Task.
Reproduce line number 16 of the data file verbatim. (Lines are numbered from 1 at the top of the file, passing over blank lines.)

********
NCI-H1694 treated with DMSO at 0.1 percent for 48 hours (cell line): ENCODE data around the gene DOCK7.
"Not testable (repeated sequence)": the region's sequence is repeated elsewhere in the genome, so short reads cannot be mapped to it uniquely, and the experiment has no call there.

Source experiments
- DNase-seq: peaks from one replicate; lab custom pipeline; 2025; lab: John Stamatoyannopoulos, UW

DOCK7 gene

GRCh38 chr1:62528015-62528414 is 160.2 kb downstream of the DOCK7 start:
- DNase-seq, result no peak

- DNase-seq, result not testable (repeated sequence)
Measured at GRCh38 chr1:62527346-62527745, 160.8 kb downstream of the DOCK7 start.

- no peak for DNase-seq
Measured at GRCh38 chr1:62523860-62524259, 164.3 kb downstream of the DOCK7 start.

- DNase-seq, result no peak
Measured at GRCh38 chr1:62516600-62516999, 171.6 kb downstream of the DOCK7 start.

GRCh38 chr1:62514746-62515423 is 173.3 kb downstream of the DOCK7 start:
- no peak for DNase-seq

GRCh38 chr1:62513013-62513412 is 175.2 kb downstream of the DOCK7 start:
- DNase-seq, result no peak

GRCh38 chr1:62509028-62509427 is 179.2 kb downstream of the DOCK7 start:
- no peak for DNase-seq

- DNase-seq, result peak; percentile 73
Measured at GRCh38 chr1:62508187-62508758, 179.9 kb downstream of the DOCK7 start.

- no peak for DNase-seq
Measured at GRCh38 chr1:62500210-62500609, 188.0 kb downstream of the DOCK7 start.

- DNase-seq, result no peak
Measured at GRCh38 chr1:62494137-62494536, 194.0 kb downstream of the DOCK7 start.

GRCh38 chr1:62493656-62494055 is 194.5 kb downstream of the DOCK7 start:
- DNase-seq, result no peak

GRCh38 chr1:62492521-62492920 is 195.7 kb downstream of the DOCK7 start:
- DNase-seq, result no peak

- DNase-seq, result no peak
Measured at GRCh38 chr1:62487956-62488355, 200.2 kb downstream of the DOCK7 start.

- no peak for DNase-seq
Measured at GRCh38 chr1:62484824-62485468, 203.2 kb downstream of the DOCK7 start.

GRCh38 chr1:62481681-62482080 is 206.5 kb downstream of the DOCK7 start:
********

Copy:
GRCh38 chr1:62513013-62513412 is 175.2 kb downstream of the DOCK7 start: